Participation in higher education from young people in disadvantaged groups is greater than ever – but is this the full picture? Andrew Berwick shares some insights from The Bridge Group’s recent social mobility conference
“The UK is a remarkable country: we are the least socially mobile in Europe. You have to work really hard to be the least socially mobile.”
So kicked off Professor Danny Dorling at The Bridge Group’s Bridging the Gaps conference. Everyone present agreed with Professor Dorling – and was pretty upset. The event aimed to understand what drives social immobility, and how to address it.
Conversations focused on routes into university and professional employment. Here are three things I learned from the day.
Student debt is a ticking timebomb
In our higher education system no young person has to pay up front to study – so everyone should be able to access HE.
But the HE system is placing a big bet that prospective undergraduates are willing to run up large sums in student debt – a bet that appears to be supported by widening participation data, with no perceptible impact on participation rates amongst poorer young people since 2012.
But what if loans – and debt – are damaging university participation after all?
The Institute of Education presented credible evidence that poorer students are put off by increased debt. Their study shows that poorer students’ fear of debt in 2015 is more likely to deter them from applying to university than for similar students in 2002. They suggest that, without the 2012 fee increase, we would have seen a greater increase in participation amongst poorer students. And according to the IoE’s figures, these students will now graduate with c.£59,000 of debt.
We all have a role in making sure that young people understand that graduate debt operates largely as a tax, not a ‘debt’ as traditionally defined – and to allow them to make up their minds in full possession of the facts.
‘Closing the attainment gap’ doesn’t close the gap
We focus on closing the attainment gap between richest and poorest with the aim of improving those students’ life prospects. However universities and employers at the conference emphasised that even poorer students with the ‘right’ attainment face barriers on leaving school.
Poorer students are more likely to drop out of university
Poorer students are considerably more likely to drop out of university. Tim Blackman and Vikki Boliver (universities of Middlesex and Durham respectively) argued that this isn’t linked to prior attainment; students are not dropping out from a lack of ability, but due to other factors.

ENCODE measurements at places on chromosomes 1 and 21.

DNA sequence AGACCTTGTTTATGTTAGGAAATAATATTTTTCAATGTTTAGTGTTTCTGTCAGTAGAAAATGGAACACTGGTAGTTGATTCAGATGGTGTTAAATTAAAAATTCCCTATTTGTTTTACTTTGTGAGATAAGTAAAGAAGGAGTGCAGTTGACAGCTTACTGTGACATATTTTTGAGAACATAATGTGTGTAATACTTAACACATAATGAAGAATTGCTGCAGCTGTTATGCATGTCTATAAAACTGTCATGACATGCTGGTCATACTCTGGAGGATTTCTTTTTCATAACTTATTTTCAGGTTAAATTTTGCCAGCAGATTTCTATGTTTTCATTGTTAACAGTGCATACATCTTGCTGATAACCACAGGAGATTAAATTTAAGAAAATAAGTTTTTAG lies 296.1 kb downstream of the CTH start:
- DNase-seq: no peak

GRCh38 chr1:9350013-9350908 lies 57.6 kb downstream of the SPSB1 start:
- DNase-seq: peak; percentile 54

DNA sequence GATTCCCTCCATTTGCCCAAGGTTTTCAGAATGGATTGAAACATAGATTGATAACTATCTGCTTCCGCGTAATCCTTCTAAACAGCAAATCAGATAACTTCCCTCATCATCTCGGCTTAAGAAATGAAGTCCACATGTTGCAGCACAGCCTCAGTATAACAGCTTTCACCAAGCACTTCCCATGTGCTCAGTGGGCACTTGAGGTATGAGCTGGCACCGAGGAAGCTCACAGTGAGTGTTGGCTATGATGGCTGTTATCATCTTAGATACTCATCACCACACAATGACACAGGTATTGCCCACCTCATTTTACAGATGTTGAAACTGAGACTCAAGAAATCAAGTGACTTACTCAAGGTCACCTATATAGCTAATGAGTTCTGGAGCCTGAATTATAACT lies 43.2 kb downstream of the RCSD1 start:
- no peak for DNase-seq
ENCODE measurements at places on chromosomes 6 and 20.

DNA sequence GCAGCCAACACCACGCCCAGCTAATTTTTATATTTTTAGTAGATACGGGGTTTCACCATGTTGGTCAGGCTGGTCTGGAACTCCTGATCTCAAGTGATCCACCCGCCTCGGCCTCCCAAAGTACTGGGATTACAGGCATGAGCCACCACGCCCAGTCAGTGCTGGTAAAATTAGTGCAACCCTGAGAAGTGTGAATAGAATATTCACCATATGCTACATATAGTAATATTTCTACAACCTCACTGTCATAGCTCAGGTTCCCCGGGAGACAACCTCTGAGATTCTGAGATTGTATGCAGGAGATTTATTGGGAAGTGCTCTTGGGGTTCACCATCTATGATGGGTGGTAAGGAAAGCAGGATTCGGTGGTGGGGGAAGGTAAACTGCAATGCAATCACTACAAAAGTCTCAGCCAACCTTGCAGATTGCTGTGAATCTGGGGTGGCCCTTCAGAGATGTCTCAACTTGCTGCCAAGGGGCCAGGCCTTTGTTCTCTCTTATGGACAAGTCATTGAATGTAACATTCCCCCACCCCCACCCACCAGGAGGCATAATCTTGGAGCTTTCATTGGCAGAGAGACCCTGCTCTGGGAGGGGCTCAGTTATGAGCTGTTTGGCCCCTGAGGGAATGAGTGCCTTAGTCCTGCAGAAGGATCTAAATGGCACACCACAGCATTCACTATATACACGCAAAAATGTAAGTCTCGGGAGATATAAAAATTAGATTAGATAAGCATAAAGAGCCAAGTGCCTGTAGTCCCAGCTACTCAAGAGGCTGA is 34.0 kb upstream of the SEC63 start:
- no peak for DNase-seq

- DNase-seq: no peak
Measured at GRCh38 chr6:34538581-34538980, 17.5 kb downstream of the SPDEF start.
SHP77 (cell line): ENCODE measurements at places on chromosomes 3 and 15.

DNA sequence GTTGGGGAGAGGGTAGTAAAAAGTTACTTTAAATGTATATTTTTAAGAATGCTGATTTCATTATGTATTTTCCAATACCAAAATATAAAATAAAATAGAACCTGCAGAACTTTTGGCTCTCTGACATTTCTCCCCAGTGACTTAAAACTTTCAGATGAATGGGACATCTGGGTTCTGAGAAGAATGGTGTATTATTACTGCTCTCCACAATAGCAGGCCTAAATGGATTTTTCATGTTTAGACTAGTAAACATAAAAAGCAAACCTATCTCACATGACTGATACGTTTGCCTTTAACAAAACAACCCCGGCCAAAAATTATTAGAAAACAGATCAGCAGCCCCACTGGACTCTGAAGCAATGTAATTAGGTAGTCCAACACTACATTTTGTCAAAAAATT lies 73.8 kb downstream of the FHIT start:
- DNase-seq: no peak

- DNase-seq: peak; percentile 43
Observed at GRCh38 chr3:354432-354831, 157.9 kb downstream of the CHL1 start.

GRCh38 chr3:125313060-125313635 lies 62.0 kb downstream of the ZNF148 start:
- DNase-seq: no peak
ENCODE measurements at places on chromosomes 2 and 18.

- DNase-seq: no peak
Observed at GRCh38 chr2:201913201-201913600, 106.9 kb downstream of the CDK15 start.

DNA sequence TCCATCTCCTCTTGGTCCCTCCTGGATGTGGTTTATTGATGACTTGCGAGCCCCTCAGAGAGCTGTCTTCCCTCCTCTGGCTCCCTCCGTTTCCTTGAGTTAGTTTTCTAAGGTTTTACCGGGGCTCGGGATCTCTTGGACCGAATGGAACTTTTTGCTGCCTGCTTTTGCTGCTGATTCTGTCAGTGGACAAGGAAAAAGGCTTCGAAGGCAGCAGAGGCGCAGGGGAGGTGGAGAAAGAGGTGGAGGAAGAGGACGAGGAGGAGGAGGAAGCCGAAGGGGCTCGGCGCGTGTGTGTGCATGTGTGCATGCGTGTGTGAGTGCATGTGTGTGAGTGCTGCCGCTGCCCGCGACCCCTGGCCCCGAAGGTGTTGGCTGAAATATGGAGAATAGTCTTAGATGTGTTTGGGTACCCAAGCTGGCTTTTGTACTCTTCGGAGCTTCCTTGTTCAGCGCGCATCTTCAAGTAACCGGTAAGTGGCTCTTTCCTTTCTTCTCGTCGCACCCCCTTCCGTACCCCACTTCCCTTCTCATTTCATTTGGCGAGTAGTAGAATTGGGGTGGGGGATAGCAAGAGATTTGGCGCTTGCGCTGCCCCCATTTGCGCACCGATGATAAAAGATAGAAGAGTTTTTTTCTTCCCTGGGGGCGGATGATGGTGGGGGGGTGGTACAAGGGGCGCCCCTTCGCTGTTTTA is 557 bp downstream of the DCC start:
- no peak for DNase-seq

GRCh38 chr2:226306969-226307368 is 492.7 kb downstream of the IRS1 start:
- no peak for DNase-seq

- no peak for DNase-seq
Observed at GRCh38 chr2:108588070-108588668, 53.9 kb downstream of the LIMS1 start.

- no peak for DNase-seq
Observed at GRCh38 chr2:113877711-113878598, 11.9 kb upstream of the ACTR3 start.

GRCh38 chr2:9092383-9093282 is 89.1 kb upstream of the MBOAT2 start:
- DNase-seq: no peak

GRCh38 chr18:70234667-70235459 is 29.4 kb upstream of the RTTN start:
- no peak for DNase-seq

Blackman and Boliver differed on how to address this. Blackman made a compelling pitch for the role of less selective universities such as Middlesex in forming a diverse student body that is more welcoming for students from disadvantaged backgrounds; Boliver felt that selective universities could do more in targeting and supporting those from disadvantaged backgrounds once they arrive at university.
The message for schools was that they need to look beyond destination measures, and also consider the success of their young people once they reach those destinations. Building resilience and independent learning skills surely has to be a part of schools’ role.
Universities are getting stuck in
Now the good news.
University ‘access’ spending increased from £120m p.a. to £720m from 2006-2016. And now universities are under pressure to raise attainment in schools. The logic: young people from poorer backgrounds can’t access university without the right grades – so universities should improve attainment.
Let’s skip the irony of giving millions of pounds to raise attainment not to schools, but to universities. We are where we are – and universities are thinking about how to contribute.
Suggested approaches included macro (sponsoring new schools) and micro (providing one-to-one tuition). It is early days, with a limited evidence base around what works. Hopefully this will lead to more meaningful local partnerships between schools and universities. If we’re to rise from the bottom of the social mobility league tables, schools cannot be left to do all the work themselves.
However, that seems like a big “if” right now. The tone of the day was – rightly – urgent and concerned, not optimistic. From debt to drop-out rates, the barriers preventing students from disadvantaged backgrounds achieving their full potential are huge and enduring.